NEW DELHI — India’s coronavirus death toll shot up on Thursday after an audit unearthed thousands of uncounted fatalities in the northern state of Bihar, one of the largest and poorest states in the country.
The audit in Bihar showed that more than 9,000 people had died from Covid-related complications since March 2020, significantly higher than the 5,500 deaths originally reported.
The audit was ordered after a hearing on May 17 in the Bihar High Court in Patna, the state capital, in which a district commissioner reported that a single cremation ground had handled 789 bodies in a 13-day period in May. That number clashed sharply with the seven deaths in the whole of May that Tripurari Sharan, a top state-level official, had reported for that entire district.
The revised figures underline the doubts about the accuracy of the Indian government’s official coronavirus statistics. Even in normal times, only about one in five deaths in India is medically certified, experts say.
Opposition political parties in Bihar have accused the state’s top elected official, Nitish Kumar, and his administration of hiding the true death toll to mask failures to mitigate the deadly second wave that has battered India.
The high court in Bihar has been monitoring the state government’s pandemic response since early May after taking up a petition filed by an activist that complained of mismanagement.
But Bihar’s health minister, Mangal Pandey, told The New York Times that the updated numbers reflected a good-faith effort to uncover families eligible for monetary support from the government.
“The intention is to help everyone, not to hide the real death toll,” Mr. Pandey said. “We will leave no death unaccounted for.”
Elsewhere in India, such as in the western state of Gujarat, observers have reported a wide discrepancy between official coronavirus death numbers and the actual figures. While some states have issued revised numbers, no update comes close to Bihar’s. Still, experts say they believe that India’s total number, which because of the audit in Bihar rose by 6,148 deaths on Thursday to 359,676, is a vast undercount.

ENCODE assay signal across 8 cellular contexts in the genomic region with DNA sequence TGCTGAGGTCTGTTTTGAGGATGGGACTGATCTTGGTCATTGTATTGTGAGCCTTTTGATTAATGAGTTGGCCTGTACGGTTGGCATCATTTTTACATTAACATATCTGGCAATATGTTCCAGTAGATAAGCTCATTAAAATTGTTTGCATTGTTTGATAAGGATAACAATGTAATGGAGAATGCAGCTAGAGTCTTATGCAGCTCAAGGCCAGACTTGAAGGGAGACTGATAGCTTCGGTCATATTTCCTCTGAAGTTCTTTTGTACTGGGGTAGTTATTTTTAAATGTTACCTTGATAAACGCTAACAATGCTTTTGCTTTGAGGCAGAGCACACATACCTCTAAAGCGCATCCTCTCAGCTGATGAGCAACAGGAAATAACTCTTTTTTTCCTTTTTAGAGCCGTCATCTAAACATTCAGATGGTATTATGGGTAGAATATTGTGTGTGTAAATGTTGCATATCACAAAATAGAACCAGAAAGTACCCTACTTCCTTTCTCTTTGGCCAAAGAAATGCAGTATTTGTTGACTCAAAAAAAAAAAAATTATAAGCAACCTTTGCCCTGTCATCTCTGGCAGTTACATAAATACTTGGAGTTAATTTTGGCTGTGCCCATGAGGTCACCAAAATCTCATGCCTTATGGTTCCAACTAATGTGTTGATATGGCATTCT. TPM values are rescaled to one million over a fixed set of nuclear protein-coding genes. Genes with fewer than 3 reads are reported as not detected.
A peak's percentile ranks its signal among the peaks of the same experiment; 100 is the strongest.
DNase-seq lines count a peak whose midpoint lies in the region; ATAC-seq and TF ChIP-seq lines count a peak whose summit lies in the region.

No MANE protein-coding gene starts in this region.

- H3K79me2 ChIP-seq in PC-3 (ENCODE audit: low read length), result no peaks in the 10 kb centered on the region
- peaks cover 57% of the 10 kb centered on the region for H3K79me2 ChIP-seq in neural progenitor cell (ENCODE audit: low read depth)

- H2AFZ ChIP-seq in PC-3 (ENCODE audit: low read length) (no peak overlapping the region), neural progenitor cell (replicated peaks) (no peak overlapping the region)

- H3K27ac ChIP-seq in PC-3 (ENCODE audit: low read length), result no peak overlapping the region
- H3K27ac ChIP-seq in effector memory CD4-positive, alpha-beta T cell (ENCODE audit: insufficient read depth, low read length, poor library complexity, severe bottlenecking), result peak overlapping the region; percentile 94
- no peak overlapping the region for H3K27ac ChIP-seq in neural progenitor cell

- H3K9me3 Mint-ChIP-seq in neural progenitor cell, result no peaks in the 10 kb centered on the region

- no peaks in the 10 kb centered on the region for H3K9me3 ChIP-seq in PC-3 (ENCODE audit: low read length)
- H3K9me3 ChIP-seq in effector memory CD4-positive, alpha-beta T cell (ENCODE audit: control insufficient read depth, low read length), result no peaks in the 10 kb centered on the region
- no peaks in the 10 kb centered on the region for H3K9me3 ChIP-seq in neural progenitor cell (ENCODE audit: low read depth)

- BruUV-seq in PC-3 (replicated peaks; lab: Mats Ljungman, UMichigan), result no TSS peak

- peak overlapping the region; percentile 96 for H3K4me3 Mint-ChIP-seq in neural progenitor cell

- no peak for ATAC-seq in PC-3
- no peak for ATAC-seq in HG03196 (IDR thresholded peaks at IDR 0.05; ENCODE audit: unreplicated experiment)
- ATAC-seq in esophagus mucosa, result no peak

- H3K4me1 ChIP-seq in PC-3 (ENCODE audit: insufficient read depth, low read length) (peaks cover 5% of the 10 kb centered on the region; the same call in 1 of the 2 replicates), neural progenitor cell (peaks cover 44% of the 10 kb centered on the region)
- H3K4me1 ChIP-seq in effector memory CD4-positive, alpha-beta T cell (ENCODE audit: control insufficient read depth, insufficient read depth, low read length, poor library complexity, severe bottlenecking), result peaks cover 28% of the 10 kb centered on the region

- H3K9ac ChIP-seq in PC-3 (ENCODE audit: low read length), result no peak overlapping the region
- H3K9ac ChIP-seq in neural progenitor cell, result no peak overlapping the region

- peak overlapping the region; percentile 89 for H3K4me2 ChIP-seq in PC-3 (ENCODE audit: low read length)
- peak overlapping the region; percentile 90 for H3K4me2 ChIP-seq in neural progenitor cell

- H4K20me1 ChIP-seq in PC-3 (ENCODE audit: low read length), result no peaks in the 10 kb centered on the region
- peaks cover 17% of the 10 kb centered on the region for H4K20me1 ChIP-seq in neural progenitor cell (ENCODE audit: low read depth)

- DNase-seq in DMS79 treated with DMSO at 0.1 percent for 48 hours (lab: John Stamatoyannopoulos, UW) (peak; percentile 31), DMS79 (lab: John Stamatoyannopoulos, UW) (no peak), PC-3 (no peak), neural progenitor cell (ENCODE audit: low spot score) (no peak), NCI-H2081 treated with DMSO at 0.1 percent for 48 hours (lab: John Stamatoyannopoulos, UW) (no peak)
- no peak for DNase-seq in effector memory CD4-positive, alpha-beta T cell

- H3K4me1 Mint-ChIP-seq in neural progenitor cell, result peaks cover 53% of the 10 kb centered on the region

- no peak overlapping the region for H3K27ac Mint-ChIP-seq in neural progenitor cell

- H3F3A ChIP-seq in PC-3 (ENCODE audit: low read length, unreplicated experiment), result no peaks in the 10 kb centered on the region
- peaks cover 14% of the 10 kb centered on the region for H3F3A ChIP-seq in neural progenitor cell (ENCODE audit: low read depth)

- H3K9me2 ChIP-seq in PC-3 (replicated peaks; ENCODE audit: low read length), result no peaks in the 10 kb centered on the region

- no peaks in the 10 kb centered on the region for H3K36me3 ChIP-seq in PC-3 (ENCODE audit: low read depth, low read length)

Emily Schmall reported from New Delhi, and Sameer Yasir from Srinagar, Kashmir.
Deaths from Covid-19 have dropped 90 percent in the United States since their peak in January, according to provisional federal data, but the virus continues to kill hundreds daily. By late May, there were still nearly 2,500 weekly deaths attributed to Covid-19.
With more than half of the U.S. population having received at least one vaccine dose, experts say that the unvaccinated population is driving the lingering deaths.
After seniors were given priority when the first vaccines were authorized for emergency use in December, the proportion of those dying who were 75 or older started dropping immediately.
Younger populations began to make up higher shares of the deaths compared with their percentages at the peak of the pandemic — a trend that continued when all adults became eligible for the shots. While the number of deaths has dropped across all age groups, about half now occur in people aged 50 to 74, compared with only a third in December.
More than 80 percent of those 65 and older have received at least one vaccine dose, compared with about half of those 25 to 64.
“I still think the narrative, unfortunately, is out there with younger people that they can’t suffer the adverse events related to Covid,” which is not the case, said Krutika Kuppalli, an infectious-diseases expert at the Medical University of South Carolina.